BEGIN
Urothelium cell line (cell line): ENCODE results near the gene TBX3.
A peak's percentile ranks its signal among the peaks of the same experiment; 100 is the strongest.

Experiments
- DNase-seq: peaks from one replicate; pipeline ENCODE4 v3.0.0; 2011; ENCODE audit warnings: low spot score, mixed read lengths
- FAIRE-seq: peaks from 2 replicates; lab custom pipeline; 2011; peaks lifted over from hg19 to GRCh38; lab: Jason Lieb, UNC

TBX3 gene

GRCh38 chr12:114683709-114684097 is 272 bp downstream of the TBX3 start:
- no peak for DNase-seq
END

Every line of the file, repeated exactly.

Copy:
Urothelium cell line (cell line): ENCODE results near the gene TBX3.
A peak's percentile ranks its signal among the peaks of the same experiment; 100 is the strongest.

Experiments
- DNase-seq: peaks from one replicate; pipeline ENCODE4 v3.0.0; 2011; ENCODE audit warnings: low spot score, mixed read lengths
- FAIRE-seq: peaks from 2 replicates; lab custom pipeline; 2011; peaks lifted over from hg19 to GRCh38; lab: Jason Lieb, UNC

TBX3 gene

GRCh38 chr12:114683709-114684097 is 272 bp downstream of the TBX3 start:
- no peak for DNase-seq